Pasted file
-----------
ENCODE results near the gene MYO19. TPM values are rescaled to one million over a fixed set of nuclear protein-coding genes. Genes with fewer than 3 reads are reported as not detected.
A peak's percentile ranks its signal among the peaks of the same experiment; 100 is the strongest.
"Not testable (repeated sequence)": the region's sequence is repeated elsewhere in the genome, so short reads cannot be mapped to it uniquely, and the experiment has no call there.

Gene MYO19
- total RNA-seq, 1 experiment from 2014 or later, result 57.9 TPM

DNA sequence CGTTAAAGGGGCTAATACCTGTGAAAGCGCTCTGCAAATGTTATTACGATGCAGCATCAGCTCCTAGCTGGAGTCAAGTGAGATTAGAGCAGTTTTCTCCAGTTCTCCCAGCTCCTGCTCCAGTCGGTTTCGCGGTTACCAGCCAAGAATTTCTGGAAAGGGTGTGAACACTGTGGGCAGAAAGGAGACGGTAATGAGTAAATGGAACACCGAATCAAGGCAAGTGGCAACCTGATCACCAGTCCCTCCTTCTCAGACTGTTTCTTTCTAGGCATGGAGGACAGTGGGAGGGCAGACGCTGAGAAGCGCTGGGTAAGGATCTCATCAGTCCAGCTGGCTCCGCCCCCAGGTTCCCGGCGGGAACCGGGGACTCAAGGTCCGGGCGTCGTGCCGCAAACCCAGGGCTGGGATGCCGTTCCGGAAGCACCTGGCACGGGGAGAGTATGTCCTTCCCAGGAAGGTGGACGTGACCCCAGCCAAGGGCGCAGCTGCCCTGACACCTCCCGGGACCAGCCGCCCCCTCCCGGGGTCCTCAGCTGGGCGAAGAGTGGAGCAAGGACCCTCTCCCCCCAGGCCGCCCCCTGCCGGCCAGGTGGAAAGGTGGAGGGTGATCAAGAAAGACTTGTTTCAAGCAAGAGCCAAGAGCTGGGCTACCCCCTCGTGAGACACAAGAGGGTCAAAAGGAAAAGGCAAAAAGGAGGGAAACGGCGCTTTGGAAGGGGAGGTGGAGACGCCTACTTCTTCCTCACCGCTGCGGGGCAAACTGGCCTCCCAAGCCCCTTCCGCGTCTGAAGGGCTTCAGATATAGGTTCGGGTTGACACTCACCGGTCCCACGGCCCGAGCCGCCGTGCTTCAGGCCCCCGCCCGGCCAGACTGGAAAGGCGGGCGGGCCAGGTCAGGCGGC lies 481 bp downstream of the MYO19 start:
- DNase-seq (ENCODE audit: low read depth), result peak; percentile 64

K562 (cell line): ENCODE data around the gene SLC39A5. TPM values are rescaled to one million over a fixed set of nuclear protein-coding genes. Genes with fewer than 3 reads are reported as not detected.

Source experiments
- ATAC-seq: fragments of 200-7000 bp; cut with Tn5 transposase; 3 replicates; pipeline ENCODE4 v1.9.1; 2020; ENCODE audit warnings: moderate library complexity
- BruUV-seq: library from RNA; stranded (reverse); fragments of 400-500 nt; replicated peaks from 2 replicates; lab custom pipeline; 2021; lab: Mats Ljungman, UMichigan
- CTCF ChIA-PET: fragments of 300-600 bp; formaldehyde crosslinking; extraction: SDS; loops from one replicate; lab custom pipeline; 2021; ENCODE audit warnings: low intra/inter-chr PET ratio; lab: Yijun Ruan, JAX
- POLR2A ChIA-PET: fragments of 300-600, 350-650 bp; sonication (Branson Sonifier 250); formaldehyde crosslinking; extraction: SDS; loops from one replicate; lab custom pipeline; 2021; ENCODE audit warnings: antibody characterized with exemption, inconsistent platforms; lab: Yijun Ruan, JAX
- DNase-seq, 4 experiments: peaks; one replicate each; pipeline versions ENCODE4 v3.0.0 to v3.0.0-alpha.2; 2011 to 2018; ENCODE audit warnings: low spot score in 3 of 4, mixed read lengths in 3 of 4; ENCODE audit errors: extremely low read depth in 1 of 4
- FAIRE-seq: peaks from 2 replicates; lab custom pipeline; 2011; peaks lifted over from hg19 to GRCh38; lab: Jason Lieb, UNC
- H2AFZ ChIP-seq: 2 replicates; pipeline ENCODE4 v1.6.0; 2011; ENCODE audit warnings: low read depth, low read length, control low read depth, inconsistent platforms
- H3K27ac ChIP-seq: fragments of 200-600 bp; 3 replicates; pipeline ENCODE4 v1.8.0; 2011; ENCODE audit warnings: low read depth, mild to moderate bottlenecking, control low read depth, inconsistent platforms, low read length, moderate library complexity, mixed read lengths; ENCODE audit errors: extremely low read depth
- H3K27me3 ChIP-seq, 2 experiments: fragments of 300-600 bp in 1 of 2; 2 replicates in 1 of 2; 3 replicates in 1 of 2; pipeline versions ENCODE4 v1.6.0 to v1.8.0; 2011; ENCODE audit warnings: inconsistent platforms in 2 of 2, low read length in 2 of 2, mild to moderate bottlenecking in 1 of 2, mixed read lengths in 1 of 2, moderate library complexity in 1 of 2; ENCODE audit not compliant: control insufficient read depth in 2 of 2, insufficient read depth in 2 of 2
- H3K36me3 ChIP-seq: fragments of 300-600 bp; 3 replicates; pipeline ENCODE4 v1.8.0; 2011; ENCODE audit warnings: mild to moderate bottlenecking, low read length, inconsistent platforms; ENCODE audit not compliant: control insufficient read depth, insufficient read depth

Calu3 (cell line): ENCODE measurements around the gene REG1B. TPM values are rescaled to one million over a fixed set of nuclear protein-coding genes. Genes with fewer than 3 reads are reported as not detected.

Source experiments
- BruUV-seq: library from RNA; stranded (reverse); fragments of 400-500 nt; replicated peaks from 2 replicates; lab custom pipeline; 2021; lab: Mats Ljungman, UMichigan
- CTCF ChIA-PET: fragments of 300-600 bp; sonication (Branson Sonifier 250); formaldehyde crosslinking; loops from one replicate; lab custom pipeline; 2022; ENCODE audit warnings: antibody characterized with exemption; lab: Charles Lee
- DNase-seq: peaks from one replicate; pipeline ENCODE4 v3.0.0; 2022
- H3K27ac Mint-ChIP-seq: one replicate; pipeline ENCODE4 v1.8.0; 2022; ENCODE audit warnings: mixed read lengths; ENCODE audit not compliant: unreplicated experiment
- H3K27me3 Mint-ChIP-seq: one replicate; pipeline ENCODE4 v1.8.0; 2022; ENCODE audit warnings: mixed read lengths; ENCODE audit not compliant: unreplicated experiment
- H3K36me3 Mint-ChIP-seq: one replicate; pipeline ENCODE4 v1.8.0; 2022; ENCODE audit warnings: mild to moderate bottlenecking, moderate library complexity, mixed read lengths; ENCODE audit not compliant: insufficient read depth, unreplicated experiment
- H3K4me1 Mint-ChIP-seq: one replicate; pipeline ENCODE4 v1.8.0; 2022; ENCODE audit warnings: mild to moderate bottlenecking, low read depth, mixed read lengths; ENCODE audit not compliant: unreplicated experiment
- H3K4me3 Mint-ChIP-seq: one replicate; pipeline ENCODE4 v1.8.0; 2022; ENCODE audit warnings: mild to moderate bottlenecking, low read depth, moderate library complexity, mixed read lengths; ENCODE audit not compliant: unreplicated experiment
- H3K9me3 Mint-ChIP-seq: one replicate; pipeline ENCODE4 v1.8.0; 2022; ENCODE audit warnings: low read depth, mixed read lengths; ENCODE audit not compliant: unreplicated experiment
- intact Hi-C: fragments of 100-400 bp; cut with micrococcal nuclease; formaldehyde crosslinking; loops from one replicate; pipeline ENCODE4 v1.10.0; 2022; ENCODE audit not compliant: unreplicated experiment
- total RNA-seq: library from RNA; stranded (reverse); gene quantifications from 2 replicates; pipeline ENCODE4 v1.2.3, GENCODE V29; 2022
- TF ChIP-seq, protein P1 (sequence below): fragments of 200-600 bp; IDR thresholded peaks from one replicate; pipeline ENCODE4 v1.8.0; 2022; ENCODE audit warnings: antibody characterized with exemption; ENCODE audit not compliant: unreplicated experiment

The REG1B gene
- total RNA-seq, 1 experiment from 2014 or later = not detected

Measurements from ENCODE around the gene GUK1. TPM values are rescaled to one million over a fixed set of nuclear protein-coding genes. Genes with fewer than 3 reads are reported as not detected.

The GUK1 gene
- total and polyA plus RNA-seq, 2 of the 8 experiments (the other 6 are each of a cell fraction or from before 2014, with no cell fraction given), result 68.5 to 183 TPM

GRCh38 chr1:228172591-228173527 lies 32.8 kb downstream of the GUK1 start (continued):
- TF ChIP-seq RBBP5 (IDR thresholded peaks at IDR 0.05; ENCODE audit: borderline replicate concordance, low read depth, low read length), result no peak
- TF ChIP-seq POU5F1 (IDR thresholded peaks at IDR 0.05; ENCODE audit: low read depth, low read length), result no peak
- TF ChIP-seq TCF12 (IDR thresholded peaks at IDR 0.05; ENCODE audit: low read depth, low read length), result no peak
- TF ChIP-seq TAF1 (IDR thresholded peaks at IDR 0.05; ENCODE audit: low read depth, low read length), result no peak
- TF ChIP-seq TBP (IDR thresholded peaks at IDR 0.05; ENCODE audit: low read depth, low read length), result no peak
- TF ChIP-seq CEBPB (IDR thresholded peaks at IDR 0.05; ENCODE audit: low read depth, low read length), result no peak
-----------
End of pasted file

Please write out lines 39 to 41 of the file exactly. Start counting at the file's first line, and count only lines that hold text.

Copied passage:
GRCh38 chr1:228172591-228173527 lies 32.8 kb downstream of the GUK1 start (continued):
- TF ChIP-seq RBBP5 (IDR thresholded peaks at IDR 0.05; ENCODE audit: borderline replicate concordance, low read depth, low read length), result no peak
- TF ChIP-seq POU5F1 (IDR thresholded peaks at IDR 0.05; ENCODE audit: low read depth, low read length), result no peak